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Subject:Old, small oriental vase with no markings
Posted By: Jack Tue, Oct 23, 2018 IP:

Hallo all.
This tiny vase (5" tall) is a delight! There is a narrative in the decoration inasmuch as the bird of prey (hawk/owl) peers out from a branch as two smaller birds make a hasty retreat.
The quality of the work looks, to me, skilled.
Unfortunately I cannot see any marking; so does anyone recognise this work? I'm curious to identify whether the vase is Chinese or Japanese, what the possible age will be and who could have possibly made the vase.
I appreciate this may be difficult without any markings.
Thank you for your help.

Subject:Re: Old, small oriental vase with no markings
Posted By: Bill H Tue, Oct 23, 2018

The painting style appears to be Japanese. Perhaps Taisho period (1912-26) to mid-20th century.

Best regards,

Bill H.

Subject:Re: Old, small oriental vase with no markings
Posted By: Jack Thu, Oct 25, 2018

Thank you Bill.
I will have a look at work from the Taisho period to try and find similar works.

Subject:Re: Old, small oriental vase with no markings
Posted By: Jack Fri, Nov 02, 2018

Hi Bill.
Not managed to find a similar vas yet, but I have a slightly different question: This vase looks dirty to me (though I accept it may be part of the actual production), can you recommend a method of cleaning ceramics like this?
Thank you.

Subject:Re: Old, small oriental vase with no markings
Posted By: Bill H Mon, Nov 05, 2018

The crackle under the glaze indicates your vase is made of soft-paste pottery or stoneware, not hard-paste porcelain, which is vitrified to the point of being another form of glass. The soft-paste is vulnerable to some of the harsher detergents and household cleaners that tend to dissolve calcium exposed by the crackle.

If you can take the necessary precautions, I would suggest you use a mixture of mild dishwashing detergent and 40-percent hydrogen peroxide gel diluted with tap-water. The 40-percent hydrogen peroxide is available here in the USA at beautician supply outlets for use in producing platinum blondes at beauty salons, and it may also be found in the same venues where you live. However, it isn't sold in large amounts or concentrations due to the possibility of it being used in homemade explosives and other potential safety problems.

You'll need a sturdy, chemical-resistant plastic bowl, and a pair of rubber gloves when mixing, immersing objects and rotating them. The peroxide in such high strength is quite harmful to skin and other organic materials. You'll need about a cup of peroxide, a quarter-cup of detergent and a quart of room-temperature water. Mix it well using a rubber spatula or large stainless steel spoon, stirring gently so as not to splash any on yourself. Rinse utensils well after use.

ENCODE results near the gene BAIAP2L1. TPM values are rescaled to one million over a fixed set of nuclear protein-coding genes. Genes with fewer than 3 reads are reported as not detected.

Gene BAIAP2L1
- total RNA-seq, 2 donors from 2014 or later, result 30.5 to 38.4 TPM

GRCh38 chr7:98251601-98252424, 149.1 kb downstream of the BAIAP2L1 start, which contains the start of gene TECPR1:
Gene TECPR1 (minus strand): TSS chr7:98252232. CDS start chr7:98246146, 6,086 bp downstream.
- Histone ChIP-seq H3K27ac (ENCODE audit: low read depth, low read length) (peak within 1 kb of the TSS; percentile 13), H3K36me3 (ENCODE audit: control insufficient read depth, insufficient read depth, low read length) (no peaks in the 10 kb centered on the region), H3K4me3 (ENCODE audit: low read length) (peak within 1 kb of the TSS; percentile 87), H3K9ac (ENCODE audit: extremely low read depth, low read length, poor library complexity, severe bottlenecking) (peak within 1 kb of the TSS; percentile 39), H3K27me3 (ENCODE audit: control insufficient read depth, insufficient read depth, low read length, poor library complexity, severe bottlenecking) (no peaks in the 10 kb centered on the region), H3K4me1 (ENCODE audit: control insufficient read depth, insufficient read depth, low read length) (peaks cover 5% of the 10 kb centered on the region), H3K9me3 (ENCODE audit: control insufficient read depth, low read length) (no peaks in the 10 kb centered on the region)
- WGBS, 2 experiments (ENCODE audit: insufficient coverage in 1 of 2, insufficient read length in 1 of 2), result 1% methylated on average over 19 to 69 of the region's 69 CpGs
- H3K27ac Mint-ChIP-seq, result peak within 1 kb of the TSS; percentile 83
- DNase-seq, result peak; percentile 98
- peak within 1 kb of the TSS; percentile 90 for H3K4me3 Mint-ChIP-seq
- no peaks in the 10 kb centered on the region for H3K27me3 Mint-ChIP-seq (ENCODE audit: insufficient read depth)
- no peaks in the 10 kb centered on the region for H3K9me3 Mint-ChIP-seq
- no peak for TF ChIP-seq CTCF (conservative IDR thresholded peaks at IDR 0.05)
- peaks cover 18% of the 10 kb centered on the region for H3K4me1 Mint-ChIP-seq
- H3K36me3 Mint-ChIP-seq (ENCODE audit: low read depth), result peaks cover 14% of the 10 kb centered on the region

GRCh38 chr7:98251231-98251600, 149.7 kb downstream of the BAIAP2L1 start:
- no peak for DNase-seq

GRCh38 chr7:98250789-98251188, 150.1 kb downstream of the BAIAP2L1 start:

Once the solution is well-mixed, rinse off the vase and place it wet into the solution on its side, allowing the interior to fill. If part of the vase is exposed, no problem. You can either spoon some of the solution onto the exposed side and then rotate it every few hours to its opposite side (using the rubber gloves again).

Usually, a 24-hour day in such a bath will get rid of most organic material, though the mouth rim, where the glaze is fritted, might benefit from gentle brushing with a soft toothbrush.

Be sure to rinse leftover solution down the drain, without using the garbage disposal at the same time. Be sure to use the rubber gloves when doing this and cleaning the mixing bowl. If you have young children in the house, please make sure you have a place secure enough for this job so they will not be in danger. Otherwise, just settle for cleaning the vase superficially with the mild detergent and a soft toothbrush, and leave the peroxide alone.

Good luck,

Bill H.

Subject:Re: Old, small oriental vase with no markings
Posted By: Jack Fri, Nov 09, 2018

Wonderful! many thanks for the detail Bill...much appreciated.
I shall look into this and take the precautions you wisely suggest.
My thanks
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